As the “repeal and replace” debate continues in Washington over the future of the Affordable Care Act, policymakers considering new legislation should not lose sight of the key concept of the ACA — affordability. High and rising costs are among the most intractable health care issues facing consumers across California and the nation, and any discussion must keep underlying cost drivers at the forefront.
But where should the focus be? At the most elementary level, total health care spending boils down to two main factors: how much care we use (volume, or utilization) and what we pay for that care (price). Teasing out how each factor — utilization or price — contributes to costs is important because cost-control solutions vary depending on the answer.
Adjusted to reflect differences in population health status, the atlas shows a clear geographic cost pattern. All Northern California regions have higher costs than the statewide average of $4,300, all Southern California regions have lower costs than the state average, and Central California regions have mixed costs.
Three Key Measures
What is driving these differences? Is it variation in per capita utilization, or is it price? While the atlas does not have unit price information, it does include three important hospital utilization measures: emergency department (ED) visits, all-cause readmissions, and inpatient bed days. This allows for basic comparisons of total cost per enrollee vs. three critical measures of utilization. If hospital utilization were driving the overall cost of care, there would be a positive correlation between the cost and utilization measures. However, an analysis of atlas information actually shows the opposite. When considering all commercial health maintenance organization (HMO) and preferred provider organization (PPO) products and regions, cost and volume tend to move moderately in opposite directions.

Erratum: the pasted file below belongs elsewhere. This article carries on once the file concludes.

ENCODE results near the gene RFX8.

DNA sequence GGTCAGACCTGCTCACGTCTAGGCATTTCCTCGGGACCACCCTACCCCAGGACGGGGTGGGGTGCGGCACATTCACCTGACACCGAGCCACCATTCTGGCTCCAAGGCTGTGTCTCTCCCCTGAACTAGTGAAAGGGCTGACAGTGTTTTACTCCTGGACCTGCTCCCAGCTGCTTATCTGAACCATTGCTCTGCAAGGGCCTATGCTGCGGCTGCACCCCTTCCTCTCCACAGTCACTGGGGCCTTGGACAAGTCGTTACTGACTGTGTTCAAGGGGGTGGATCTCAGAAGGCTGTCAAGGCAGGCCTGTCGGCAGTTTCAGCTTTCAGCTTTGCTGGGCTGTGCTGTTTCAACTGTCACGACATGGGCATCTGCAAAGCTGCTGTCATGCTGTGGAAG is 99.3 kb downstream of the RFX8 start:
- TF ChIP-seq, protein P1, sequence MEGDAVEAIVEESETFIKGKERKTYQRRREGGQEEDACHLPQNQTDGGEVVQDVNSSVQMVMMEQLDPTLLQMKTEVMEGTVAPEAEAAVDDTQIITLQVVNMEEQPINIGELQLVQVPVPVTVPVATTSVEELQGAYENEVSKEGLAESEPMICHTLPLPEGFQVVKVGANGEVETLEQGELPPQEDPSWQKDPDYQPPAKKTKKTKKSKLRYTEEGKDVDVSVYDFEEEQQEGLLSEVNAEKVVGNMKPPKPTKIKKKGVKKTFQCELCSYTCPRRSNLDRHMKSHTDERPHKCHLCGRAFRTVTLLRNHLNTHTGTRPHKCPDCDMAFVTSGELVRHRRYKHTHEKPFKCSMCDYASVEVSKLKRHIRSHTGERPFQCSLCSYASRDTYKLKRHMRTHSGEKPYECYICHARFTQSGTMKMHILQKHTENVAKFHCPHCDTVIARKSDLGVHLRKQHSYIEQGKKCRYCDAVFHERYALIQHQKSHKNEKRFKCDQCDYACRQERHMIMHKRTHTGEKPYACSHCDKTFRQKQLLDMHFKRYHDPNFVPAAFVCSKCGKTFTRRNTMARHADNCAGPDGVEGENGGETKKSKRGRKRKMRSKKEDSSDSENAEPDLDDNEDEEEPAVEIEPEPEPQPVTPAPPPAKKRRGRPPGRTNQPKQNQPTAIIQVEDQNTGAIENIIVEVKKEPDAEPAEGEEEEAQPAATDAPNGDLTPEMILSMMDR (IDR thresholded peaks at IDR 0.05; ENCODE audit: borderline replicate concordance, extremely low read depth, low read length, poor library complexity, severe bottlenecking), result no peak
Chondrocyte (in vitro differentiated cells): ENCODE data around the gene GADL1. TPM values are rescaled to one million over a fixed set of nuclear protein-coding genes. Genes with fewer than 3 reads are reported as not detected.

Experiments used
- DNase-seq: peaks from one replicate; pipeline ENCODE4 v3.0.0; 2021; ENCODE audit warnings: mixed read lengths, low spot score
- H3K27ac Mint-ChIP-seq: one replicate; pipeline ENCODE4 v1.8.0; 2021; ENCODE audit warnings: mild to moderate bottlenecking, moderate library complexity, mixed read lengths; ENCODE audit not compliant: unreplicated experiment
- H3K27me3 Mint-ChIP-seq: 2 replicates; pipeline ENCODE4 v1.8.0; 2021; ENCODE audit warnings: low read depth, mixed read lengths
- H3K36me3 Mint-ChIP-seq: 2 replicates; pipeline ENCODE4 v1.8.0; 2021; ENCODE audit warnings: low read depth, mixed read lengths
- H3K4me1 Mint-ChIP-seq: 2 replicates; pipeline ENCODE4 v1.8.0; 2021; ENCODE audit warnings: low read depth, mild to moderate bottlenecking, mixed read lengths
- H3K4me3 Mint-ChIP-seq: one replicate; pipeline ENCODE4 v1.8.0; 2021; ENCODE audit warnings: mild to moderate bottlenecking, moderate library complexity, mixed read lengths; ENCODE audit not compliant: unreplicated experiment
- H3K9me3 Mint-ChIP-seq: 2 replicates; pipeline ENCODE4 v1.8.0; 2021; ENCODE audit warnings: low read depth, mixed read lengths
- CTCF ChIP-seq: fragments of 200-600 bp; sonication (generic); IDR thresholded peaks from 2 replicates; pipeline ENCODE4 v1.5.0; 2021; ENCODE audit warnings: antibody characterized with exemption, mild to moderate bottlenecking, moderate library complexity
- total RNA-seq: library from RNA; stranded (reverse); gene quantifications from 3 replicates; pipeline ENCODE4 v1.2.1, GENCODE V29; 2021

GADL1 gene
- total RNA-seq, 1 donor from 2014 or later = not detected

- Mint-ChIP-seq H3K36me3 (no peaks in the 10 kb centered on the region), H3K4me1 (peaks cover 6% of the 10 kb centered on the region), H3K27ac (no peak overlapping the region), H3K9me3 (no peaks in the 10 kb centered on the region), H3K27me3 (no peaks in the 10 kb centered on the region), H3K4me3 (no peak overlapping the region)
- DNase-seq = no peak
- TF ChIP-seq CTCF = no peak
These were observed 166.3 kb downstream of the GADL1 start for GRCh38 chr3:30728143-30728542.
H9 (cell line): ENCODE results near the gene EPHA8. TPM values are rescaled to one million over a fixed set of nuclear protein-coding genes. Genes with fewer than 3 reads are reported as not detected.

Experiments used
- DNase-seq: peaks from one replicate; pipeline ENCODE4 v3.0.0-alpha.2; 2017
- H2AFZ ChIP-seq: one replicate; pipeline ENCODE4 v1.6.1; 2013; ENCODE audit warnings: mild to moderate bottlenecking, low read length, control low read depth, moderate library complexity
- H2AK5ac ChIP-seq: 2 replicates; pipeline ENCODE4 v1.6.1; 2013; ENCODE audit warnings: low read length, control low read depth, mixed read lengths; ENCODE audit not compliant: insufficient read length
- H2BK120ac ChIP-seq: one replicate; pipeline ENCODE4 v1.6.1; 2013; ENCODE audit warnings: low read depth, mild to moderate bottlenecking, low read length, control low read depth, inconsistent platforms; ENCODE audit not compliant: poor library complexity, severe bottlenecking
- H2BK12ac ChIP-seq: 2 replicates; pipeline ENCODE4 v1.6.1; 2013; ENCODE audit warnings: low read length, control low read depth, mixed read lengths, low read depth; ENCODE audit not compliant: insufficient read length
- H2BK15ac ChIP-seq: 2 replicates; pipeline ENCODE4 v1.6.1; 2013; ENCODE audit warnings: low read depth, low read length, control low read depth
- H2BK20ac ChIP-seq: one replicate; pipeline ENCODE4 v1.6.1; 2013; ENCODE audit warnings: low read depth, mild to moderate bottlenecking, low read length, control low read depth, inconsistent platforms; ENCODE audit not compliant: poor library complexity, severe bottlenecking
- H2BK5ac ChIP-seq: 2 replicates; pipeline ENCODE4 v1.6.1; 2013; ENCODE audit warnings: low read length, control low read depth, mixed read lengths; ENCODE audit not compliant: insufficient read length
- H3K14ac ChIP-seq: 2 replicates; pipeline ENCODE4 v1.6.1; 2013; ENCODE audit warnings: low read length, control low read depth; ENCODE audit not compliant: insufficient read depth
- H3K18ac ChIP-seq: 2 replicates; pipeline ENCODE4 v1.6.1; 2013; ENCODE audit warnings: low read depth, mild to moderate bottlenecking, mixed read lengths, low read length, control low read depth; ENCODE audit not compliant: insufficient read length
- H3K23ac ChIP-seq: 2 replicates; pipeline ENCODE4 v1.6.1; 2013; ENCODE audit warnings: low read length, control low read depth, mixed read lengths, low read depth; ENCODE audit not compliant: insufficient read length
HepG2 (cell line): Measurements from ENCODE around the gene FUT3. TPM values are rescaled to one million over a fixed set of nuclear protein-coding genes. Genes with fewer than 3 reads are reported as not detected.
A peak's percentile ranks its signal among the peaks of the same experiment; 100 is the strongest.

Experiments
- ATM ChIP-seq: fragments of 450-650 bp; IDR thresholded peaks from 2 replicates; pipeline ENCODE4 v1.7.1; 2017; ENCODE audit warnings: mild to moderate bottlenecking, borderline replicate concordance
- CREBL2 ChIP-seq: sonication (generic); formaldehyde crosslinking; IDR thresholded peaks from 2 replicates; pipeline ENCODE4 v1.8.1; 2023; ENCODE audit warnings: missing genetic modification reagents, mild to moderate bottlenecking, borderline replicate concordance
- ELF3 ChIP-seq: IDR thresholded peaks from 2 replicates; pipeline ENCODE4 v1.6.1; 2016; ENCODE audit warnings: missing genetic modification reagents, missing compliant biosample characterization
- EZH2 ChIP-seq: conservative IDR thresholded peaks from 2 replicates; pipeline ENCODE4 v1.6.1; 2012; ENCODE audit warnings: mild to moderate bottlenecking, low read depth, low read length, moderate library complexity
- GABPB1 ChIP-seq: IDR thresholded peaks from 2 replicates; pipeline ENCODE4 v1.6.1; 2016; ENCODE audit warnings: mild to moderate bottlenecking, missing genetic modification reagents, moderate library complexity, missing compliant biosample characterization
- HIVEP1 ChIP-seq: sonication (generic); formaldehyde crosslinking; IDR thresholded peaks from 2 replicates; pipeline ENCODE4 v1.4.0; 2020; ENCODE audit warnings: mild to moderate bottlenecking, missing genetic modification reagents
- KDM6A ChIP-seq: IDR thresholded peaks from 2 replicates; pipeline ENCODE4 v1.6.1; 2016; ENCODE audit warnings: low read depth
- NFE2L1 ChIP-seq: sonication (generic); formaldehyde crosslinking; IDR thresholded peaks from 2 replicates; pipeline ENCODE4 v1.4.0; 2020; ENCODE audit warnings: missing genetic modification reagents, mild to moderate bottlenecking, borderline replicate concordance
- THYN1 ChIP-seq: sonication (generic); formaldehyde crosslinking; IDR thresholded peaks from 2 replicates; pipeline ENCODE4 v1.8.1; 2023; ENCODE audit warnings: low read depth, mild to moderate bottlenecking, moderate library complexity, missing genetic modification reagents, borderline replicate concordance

The quadrant chart below illustrates the relationship between total cost of care and hospital utilization, based on a composite score representing the three utilization metrics. Each orange circle represents a region’s PPO products, and each blue triangle represents a region’s HMO products. With the exception of one outlier region, the data show a moderate negative correlation between hospital utilization and cost. In other words, lower hospital utilization is associated with higher total costs of care.
In the atlas data, total cost of care includes both what the enrollee pays — for example, deductibles and coinsurance — as well as the insurance payments that go to providers. That means cost variation can’t be explained by differences in benefit design among commercial products. Because higher total costs are not driven by greater hospital utilization, and not accounted for by benefit design differences, price seems to be playing a strong role.
There is also an alternative but less likely explanation. Because the atlas only looks at hospital utilization, it’s possible that the total cost of care could be driven by nonhospital utilization as much as the price of care. But because hospital utilization accounts for almost one-third of overall spending on average, it is unlikely that utilization of other services, such as physician and other ambulatory care, has as great an impact on cost variation.
Much of the focus to date on making health care more affordable has involved transferring more financial responsibility to individual patients, the idea being that if consumers have “skin in the game” they will be more discriminating in their care purchases. But if the cost problem is primarily driven by price, which is related to market forces prevalent in a geographic region, is shopping really the solution?
The next version of the atlas, scheduled for release in 2017, will include additional utilization measures and cost information. These will offer a clearer picture of the roles of utilization and price in determining health care costs for commercially insured Californians. Until then the atlas findings stress the need for a better understanding of how pricing differences contribute to total cost variation and encourage us to search for more effective strategies to influence prices as well as utilization.
Jeffrey Rideout is president and CEO of the Integrated Healthcare Association (IHA), a California leadership group that convenes diverse stakeholders committed to high-value, integrated care that improves quality and affordability for patients. Before joining IHA, he was senior medical advisor for Covered California, supporting clinical quality, network management, and delivery system reform related to the more than one million Californians enrolled through the state health insurance exchange. Jeffrey graduated from Harvard Medical School and completed his residency in internal medicine at the University of California, San Francisco.